Guess who's coming to dinner with President Obama? Congressional Republicans.
On March 6, Obama hosted a dinner party for 11 Republican Senators. Among the invited guests to a meal at the Jefferson Hotel, just a few blocks from the White House: Tom Coburn of Oklahoma, John McCain of Arizona and Kelly Ayotte of New Hampshire. Sen. Lindsey Graham of South Carolina put the guest list together.
Obama is using hospitality as a way of breaking partisan gridlock on new taxes and spending cuts, and I hope that such outreach is successful. A generation ago, most elected leaders had homes in the Washington area, and their wrangling on Capitol Hill was softened by the fact that they lived in the same neighborhoods and socialized together. But now, with so many representatives residing in their home districts and coming to town only to debate and legislate, there is little incentive to be civil.
Politicians can easily demonize each other in Congress, but it is harder to be cruel to someone who is sitting across the dinner table. "Senator McCain, please pass the salt." "Here you go, Mr. President." Discussions of immigration reform and gun control are naturally going to be more thoughtful and nuanced when people are eating and drinking together.
Churches that do a good job with Christian hospitality know the power of a shared meal. Saddleback Church in California has put up a building called The Refinery, with several restaurants and snack bars, as well as a skate park, volleyball court, and waterfall where kids can splash around. The Refinery and its surroundings give people a place to sit, eat and develop relationships.
At such a church, people of different backgrounds are invited to sit and have conversation over a meal or a drink. The focus is on friendship and the development of relationships, which help people to learn about each other and develop bonds -- in spite of their differences. "Through hospitality we discover the ways we are both alike and different," says Christine Pohl, author of "Making Room: Recovering Hospitality as a Christian Tradition."
"When we welcome other people into our lives," she says, "we create space in which each person's gifts and insights can be shared."
Now I'm not naïve. I know that shared meals are not going to be a quick fix for all of the divisions that we face in America today. We cannot get all of our elected leaders around one big banquet table, nor is it guaranteed that a dinner discussion is going to translate into policy changes.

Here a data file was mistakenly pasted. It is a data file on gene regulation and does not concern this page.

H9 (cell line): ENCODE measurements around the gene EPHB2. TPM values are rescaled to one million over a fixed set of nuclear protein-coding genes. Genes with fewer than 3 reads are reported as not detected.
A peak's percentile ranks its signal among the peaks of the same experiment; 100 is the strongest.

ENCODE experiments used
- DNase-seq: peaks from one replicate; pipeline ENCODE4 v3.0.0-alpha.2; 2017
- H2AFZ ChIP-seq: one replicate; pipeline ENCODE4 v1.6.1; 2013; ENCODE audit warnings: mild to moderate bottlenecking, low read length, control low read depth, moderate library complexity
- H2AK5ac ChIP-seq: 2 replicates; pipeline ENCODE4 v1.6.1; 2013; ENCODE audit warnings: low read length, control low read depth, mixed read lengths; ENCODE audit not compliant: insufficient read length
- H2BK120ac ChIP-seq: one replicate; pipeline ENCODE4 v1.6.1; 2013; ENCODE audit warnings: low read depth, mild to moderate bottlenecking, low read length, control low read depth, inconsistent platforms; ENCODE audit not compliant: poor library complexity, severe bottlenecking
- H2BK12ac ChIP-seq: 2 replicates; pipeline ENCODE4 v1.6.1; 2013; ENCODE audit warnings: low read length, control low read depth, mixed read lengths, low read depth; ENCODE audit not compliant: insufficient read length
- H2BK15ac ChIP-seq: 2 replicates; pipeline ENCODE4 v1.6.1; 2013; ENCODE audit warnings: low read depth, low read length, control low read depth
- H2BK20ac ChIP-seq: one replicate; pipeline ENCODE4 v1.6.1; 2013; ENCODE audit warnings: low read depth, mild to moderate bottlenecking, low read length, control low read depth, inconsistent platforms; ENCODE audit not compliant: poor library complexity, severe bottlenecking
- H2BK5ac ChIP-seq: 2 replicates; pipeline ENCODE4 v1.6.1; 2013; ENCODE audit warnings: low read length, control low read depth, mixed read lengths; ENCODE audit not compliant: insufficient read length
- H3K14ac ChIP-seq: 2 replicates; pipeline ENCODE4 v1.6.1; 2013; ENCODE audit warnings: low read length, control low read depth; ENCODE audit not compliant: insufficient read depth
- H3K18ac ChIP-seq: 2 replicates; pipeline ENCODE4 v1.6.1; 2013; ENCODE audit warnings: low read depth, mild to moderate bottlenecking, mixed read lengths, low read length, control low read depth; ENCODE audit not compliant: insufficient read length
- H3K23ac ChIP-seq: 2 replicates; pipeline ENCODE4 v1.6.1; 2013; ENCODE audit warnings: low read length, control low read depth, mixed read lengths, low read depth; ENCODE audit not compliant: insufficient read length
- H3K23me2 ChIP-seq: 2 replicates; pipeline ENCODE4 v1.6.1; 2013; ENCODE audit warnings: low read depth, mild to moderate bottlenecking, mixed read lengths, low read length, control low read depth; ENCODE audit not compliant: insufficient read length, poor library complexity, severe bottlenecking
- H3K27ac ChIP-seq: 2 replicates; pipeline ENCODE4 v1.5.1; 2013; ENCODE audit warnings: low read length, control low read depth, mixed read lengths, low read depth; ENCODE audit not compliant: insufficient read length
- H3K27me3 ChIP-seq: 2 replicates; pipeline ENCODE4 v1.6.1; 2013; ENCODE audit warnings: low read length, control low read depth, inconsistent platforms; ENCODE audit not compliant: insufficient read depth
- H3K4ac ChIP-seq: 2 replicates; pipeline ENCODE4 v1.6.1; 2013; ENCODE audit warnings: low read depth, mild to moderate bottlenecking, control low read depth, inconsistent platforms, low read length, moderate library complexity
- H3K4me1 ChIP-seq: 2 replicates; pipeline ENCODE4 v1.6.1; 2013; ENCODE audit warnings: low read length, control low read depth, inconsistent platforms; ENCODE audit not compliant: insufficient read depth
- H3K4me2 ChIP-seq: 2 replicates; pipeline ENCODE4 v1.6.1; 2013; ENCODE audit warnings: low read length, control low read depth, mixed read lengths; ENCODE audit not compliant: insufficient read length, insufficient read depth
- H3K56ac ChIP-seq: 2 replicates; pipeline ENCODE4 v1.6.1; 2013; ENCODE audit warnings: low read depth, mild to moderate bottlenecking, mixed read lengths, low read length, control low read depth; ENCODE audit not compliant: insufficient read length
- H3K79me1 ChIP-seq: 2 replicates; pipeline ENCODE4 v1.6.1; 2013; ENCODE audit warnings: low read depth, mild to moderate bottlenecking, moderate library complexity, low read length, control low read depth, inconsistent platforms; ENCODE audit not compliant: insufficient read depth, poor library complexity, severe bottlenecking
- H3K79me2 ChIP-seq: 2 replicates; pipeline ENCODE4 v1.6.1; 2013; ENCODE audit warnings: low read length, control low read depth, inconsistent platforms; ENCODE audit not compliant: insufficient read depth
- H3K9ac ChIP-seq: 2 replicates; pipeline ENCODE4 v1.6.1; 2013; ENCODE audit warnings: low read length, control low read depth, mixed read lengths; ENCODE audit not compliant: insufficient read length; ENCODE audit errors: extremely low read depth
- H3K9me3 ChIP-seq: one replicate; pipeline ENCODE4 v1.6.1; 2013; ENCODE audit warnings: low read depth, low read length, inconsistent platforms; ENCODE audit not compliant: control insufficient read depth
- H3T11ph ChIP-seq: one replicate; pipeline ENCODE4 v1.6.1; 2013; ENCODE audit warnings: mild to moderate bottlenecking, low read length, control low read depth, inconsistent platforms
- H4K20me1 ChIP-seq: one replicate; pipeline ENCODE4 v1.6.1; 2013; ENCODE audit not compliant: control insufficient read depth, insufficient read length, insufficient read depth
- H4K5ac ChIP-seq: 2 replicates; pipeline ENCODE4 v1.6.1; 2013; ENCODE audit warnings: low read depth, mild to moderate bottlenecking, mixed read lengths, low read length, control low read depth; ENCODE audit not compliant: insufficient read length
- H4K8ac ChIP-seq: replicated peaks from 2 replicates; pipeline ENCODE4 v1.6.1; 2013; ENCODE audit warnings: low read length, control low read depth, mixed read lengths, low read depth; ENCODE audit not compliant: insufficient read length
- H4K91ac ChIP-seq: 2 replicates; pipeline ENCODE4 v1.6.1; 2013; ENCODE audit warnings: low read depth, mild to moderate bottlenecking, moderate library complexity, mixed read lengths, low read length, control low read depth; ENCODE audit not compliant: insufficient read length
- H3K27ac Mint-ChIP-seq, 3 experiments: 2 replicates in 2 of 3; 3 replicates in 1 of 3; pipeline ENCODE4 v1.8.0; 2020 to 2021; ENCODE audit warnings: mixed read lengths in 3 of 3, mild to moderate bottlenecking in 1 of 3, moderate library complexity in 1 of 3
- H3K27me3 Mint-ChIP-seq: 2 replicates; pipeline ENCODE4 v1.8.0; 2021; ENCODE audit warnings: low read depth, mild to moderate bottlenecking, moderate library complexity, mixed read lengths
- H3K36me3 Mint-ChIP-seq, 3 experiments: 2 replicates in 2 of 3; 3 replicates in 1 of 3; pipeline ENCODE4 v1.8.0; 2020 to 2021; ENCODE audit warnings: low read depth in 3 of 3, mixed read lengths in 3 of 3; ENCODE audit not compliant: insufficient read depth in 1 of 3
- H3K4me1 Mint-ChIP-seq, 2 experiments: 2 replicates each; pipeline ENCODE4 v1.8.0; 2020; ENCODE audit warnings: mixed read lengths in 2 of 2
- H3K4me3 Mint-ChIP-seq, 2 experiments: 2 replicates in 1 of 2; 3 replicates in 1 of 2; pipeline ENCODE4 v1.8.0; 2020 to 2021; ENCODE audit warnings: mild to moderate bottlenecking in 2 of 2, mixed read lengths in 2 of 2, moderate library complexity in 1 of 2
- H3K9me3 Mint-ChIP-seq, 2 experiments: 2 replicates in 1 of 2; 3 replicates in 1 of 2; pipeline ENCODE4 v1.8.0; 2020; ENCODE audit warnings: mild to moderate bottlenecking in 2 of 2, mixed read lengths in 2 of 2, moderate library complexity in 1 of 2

But reconciliation can happen between people, one meal at a time, and those table conversations can ripple throughout the world. Wasn't that what Jesus was trying to do when he invited himself to the home of Zacchaeus, a hated tax collector and notorious sinner? Changes began even before Jesus reached his house, when Zacchaeus said, "Look, half of my possessions, Lord, I will give to the poor; and if I have defrauded anyone of anything, I will pay back four times as much" (Luke 19:8).
The friendships that develop around tables can lead to reconciliation. In 2008, the hot topic in California was Proposition 8, which eliminated the right of same-sex couples to marry. Today, the case is before the Supreme Court. Rick Warren of Saddleback took a stand in favor of the proposition, consistent with his traditional evangelical views on marriage. But later he apologized to his gay friends for his comments, and said on television that he has never been and never will be an "anti-gay or anti-gay marriage activist."
An issue that looks black-and-white on paper can appear very different when it affects a friend on the other side of the table. Hospitality is powerful because it builds relationships, and such relationships can help to unite our fractured society.
I hope this will happen at the dinner at the Jefferson Hotel, and at an upcoming Republican Policy Lunch, which the president has been invited to attend. In biblical times and today, the best path to reconciliation is through the stomach.